Saturday, 12 January 2013

Moving angelica

Question about angelica.

I've been asked by a lady called Jan whether it is possible to move a mature angelica plant to another situation.

There are a few species of Angelica and I'm assuming the one she refers to is that most commonly seen: A.archangelica. This is short lived  and dies after flowering. However it will happily self-seed and the new plant popping up in the position of the old one often gives the impression of longevity. There are numerous legends about the plant, one being that an angel appeared to a monk in a dream and informed him that the angelica was a cure for the plague - hence the name. In view of the fact that estimations of plague deaths are sometimes as high as 60 percent of Europe's population, two things strike me: a. the dream must have happened pretty late on, or b. the angel was having him on.

It is probably feasible to move the mature plant but it has a deep tap root necessary for supporting a potential height of up to six feet and so needs to be moved with as little damage as possible. The general feeling is that this is a poor bet, so I would be more in favour of sowing fresh seed (they are only viable for about 3 months), in early autumn and planting out the following spring. Apparently, better germination is attained by subjecting the seed to light, so there is no need to cover it. However, another recommended method of sowing is to place seeds in slightly damp perlite in a plastic bag in the fridge, planting out when they start to germinate. The light in my fridge goes out when the door is shut (I'm told), so this seems a bit at odds with the first method, but both seem to work, so take your choice. Thinking about it, the fridge method is recommended for seeds getting towards the end of the three month viability period, so perhaps they get the light requirement before being sown.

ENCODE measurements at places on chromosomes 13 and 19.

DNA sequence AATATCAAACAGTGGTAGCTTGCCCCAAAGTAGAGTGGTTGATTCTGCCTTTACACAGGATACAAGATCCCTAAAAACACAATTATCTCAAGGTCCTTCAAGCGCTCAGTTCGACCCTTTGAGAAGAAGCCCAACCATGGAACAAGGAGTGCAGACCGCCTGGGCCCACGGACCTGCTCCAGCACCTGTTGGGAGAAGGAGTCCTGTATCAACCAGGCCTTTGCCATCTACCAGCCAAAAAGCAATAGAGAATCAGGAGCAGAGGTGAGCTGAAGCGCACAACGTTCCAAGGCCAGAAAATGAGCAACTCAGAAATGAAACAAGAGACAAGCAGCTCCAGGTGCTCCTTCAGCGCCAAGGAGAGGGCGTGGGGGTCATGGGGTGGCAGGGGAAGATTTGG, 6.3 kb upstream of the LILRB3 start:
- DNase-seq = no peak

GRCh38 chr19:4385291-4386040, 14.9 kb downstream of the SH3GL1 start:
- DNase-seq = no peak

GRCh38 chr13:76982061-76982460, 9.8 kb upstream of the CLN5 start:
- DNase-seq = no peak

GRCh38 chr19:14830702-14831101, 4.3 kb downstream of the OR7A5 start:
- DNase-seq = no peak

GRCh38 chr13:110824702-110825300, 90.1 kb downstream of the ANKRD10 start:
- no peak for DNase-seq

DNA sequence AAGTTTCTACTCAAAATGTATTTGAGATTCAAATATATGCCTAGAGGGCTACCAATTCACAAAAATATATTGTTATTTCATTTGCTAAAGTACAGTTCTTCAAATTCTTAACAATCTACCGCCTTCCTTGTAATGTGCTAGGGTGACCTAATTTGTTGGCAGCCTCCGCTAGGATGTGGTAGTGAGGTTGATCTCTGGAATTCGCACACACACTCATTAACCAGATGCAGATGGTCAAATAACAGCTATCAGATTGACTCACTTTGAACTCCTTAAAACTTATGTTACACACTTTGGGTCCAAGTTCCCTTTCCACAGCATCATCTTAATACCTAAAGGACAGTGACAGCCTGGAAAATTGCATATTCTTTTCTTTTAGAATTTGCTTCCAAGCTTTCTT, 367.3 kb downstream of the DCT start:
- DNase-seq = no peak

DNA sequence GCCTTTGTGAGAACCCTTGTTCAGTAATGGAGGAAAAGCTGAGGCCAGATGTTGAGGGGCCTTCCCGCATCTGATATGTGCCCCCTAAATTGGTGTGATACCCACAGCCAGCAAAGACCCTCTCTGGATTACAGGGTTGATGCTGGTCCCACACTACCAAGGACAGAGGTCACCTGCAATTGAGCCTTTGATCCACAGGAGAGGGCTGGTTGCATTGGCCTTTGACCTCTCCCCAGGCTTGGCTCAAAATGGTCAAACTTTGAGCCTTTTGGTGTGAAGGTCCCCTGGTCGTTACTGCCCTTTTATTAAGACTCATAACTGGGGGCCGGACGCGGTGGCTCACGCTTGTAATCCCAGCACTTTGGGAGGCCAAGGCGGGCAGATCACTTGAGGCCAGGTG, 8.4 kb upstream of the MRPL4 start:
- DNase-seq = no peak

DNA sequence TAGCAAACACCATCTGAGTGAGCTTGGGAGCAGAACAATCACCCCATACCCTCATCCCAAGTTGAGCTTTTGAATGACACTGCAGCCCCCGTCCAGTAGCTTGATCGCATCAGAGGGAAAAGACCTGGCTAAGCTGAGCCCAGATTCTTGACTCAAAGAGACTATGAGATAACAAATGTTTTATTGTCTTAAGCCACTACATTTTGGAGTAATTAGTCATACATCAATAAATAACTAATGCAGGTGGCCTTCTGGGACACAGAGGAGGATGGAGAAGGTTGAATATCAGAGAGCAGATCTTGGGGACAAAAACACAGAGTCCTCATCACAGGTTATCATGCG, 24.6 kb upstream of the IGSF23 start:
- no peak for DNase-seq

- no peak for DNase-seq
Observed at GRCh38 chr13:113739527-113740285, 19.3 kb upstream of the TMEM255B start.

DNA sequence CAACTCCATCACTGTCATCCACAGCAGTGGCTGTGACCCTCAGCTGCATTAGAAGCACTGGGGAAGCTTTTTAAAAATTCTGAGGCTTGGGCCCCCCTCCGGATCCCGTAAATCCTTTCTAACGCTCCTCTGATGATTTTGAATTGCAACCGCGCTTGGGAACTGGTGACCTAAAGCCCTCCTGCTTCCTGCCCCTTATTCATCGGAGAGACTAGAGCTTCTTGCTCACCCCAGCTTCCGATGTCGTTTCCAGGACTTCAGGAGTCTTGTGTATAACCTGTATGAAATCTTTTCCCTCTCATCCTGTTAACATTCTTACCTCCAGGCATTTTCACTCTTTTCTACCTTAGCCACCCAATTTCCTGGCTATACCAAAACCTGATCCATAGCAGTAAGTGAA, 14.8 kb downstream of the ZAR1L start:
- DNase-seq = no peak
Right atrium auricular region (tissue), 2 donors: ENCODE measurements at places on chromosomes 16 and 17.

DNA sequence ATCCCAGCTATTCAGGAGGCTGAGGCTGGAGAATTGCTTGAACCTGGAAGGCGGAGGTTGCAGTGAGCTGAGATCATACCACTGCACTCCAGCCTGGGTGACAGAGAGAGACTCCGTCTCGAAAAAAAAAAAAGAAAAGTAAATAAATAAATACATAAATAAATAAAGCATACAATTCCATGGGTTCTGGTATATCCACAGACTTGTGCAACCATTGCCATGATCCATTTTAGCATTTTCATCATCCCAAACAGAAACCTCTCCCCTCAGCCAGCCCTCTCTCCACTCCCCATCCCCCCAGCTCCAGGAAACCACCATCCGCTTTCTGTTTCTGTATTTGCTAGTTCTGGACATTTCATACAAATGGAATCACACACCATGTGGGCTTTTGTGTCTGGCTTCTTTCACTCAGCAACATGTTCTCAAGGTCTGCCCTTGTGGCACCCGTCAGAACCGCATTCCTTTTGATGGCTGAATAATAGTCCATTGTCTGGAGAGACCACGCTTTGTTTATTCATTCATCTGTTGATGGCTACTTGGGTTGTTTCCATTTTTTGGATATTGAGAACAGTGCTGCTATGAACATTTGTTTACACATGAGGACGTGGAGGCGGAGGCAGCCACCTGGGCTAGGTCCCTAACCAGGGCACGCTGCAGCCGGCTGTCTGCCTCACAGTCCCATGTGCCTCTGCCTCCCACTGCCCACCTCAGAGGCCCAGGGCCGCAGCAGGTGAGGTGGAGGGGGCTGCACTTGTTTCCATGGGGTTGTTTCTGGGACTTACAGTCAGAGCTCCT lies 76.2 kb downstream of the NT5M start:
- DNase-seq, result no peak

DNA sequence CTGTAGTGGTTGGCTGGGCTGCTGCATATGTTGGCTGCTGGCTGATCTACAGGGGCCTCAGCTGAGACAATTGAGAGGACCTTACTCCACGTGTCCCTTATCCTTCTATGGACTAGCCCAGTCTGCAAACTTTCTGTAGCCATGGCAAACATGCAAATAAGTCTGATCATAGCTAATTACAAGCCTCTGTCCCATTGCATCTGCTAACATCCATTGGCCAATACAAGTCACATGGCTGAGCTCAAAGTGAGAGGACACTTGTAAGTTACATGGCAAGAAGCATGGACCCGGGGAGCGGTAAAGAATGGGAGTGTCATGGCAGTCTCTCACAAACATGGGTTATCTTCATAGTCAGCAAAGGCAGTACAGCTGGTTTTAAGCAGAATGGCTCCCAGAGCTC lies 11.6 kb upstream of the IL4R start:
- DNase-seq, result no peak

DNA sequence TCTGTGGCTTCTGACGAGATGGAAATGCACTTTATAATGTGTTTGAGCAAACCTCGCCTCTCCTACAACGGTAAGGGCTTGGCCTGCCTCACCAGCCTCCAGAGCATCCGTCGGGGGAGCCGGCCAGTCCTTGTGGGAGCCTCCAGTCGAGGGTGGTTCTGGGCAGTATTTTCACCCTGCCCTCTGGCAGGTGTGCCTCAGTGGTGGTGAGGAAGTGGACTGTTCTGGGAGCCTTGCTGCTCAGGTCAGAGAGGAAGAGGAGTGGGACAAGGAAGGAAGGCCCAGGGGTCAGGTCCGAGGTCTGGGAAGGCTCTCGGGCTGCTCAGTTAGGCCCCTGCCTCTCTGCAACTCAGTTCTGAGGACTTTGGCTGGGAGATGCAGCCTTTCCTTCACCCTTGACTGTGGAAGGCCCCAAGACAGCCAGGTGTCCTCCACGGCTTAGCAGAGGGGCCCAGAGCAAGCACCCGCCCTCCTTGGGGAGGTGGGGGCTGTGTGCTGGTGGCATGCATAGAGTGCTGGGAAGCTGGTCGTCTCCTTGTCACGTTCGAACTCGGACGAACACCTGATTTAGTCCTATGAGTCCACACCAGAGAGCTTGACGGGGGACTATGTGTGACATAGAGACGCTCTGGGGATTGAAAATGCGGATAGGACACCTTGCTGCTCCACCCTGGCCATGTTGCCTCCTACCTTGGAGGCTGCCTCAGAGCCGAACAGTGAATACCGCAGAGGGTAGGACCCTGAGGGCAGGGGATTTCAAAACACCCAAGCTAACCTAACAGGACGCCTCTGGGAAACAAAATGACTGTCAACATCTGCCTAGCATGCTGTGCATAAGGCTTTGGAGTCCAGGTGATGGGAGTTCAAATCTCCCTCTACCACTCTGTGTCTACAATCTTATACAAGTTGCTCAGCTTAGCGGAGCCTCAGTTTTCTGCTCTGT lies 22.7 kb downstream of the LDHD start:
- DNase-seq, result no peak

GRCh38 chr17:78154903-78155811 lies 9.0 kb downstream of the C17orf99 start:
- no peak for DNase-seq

For planting out, a deep, fertile soil is advisable, echoing that of Angelica's    native woodland habitat. For the same reason, the plant will be happy in relatively shaded situations.

A final word of caution: don't mistake Angelica for the taller (10ft plus) giant hogweed, which looks similar but has juice which can cause severe blisters after the skin is exposed to sunlight. While Angelica can be eaten like celery, candied for cake decoration, or added to jams, God knows what the effect of doing this with giant hogweed would be.

Giant Hogweed (Heracleum mantegazzianum) in winter

1 comment:

  1. Exactly the information I was looking for, clear and concise with a touch of humour. Thank you